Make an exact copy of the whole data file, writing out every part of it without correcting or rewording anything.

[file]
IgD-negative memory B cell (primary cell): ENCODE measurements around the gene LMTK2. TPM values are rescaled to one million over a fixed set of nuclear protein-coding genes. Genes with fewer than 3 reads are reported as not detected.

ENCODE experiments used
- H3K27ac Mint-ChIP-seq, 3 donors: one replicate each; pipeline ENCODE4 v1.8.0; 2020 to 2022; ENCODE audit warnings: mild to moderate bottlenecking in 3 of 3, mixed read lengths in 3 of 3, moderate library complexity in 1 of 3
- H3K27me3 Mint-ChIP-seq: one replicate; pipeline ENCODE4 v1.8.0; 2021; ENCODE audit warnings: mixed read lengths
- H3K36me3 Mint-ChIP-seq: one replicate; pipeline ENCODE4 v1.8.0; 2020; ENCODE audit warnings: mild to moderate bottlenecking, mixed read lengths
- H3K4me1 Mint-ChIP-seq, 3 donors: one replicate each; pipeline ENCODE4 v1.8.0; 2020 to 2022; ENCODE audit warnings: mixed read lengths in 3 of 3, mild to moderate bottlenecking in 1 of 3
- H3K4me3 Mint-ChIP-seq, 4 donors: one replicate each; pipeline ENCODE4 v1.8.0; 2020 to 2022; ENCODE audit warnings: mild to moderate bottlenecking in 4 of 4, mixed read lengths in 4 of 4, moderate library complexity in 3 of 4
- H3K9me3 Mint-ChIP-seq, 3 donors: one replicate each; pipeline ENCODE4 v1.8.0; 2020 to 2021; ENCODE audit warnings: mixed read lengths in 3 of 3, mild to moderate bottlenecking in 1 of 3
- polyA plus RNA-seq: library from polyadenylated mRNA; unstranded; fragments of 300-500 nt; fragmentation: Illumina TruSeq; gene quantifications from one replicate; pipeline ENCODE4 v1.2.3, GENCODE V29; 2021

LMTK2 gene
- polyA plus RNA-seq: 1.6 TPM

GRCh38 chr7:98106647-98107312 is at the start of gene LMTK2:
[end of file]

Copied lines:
IgD-negative memory B cell (primary cell): ENCODE measurements around the gene LMTK2. TPM values are rescaled to one million over a fixed set of nuclear protein-coding genes. Genes with fewer than 3 reads are reported as not detected.

ENCODE experiments used
- H3K27ac Mint-ChIP-seq, 3 donors: one replicate each; pipeline ENCODE4 v1.8.0; 2020 to 2022; ENCODE audit warnings: mild to moderate bottlenecking in 3 of 3, mixed read lengths in 3 of 3, moderate library complexity in 1 of 3
- H3K27me3 Mint-ChIP-seq: one replicate; pipeline ENCODE4 v1.8.0; 2021; ENCODE audit warnings: mixed read lengths
- H3K36me3 Mint-ChIP-seq: one replicate; pipeline ENCODE4 v1.8.0; 2020; ENCODE audit warnings: mild to moderate bottlenecking, mixed read lengths
- H3K4me1 Mint-ChIP-seq, 3 donors: one replicate each; pipeline ENCODE4 v1.8.0; 2020 to 2022; ENCODE audit warnings: mixed read lengths in 3 of 3, mild to moderate bottlenecking in 1 of 3
- H3K4me3 Mint-ChIP-seq, 4 donors: one replicate each; pipeline ENCODE4 v1.8.0; 2020 to 2022; ENCODE audit warnings: mild to moderate bottlenecking in 4 of 4, mixed read lengths in 4 of 4, moderate library complexity in 3 of 4
- H3K9me3 Mint-ChIP-seq, 3 donors: one replicate each; pipeline ENCODE4 v1.8.0; 2020 to 2021; ENCODE audit warnings: mixed read lengths in 3 of 3, mild to moderate bottlenecking in 1 of 3
- polyA plus RNA-seq: library from polyadenylated mRNA; unstranded; fragments of 300-500 nt; fragmentation: Illumina TruSeq; gene quantifications from one replicate; pipeline ENCODE4 v1.2.3, GENCODE V29; 2021

LMTK2 gene
- polyA plus RNA-seq: 1.6 TPM

GRCh38 chr7:98106647-98107312 is at the start of gene LMTK2: